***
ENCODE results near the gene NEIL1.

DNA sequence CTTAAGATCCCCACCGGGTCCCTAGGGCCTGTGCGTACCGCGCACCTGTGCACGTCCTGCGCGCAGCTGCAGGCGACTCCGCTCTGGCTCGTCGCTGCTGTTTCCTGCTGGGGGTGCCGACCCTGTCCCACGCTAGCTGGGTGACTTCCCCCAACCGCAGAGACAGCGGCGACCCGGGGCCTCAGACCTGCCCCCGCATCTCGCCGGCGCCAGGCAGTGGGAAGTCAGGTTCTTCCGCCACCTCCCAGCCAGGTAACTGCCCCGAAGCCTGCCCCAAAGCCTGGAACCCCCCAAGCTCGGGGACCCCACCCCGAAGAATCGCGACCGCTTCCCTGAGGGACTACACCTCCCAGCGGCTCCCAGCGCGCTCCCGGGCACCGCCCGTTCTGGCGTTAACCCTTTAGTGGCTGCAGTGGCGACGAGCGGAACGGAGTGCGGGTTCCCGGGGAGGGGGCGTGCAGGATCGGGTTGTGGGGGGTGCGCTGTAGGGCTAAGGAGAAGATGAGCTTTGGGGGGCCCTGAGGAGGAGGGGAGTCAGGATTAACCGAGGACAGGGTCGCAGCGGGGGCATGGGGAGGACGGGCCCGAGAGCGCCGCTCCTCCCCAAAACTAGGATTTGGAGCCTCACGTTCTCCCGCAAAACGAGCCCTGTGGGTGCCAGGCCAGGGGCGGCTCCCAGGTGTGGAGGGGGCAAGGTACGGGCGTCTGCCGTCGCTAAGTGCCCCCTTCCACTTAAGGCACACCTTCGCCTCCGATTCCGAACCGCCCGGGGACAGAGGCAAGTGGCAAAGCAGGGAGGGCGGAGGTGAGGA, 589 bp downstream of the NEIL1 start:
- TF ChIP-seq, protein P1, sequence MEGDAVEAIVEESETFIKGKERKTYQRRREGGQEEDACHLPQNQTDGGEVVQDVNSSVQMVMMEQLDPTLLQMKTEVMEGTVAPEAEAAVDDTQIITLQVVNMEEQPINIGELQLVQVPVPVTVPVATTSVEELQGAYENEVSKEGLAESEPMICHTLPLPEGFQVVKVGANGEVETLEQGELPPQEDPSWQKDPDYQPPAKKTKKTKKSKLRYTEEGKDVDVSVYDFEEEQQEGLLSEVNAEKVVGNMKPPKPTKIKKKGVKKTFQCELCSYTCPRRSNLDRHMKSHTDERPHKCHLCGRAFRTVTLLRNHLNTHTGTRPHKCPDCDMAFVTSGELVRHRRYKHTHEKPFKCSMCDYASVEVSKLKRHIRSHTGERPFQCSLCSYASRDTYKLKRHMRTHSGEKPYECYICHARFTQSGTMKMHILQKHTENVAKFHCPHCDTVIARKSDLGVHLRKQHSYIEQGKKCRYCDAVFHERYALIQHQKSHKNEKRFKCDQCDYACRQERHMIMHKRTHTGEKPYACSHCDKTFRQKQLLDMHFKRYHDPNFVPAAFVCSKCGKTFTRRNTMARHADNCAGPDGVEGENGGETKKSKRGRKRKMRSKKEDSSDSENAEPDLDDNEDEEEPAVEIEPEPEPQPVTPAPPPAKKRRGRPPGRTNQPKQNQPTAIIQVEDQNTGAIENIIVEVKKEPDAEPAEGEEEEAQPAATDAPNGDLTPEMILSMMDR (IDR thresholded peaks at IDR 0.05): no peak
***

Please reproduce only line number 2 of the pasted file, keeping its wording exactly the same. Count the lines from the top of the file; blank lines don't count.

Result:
DNA sequence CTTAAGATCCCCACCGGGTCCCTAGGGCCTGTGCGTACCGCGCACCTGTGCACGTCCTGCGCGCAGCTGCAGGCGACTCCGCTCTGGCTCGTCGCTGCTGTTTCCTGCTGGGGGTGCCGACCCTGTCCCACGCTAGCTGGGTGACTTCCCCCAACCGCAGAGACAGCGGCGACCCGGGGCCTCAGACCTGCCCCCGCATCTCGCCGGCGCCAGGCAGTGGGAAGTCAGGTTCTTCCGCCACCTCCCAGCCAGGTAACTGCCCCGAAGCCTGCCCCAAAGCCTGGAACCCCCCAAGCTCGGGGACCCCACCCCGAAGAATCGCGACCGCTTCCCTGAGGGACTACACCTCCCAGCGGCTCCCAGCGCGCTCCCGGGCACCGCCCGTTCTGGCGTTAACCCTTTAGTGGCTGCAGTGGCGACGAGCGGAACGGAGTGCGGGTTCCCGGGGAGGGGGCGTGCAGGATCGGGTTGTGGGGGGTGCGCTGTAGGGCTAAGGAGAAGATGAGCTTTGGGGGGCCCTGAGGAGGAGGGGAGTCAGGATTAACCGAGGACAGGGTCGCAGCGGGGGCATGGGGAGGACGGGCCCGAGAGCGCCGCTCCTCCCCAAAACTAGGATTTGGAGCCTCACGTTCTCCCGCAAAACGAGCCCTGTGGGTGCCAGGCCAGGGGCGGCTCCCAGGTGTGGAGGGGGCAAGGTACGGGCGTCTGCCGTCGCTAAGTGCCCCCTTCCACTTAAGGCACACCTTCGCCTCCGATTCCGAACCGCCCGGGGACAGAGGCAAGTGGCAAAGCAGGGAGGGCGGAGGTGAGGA, 589 bp downstream of the NEIL1 start: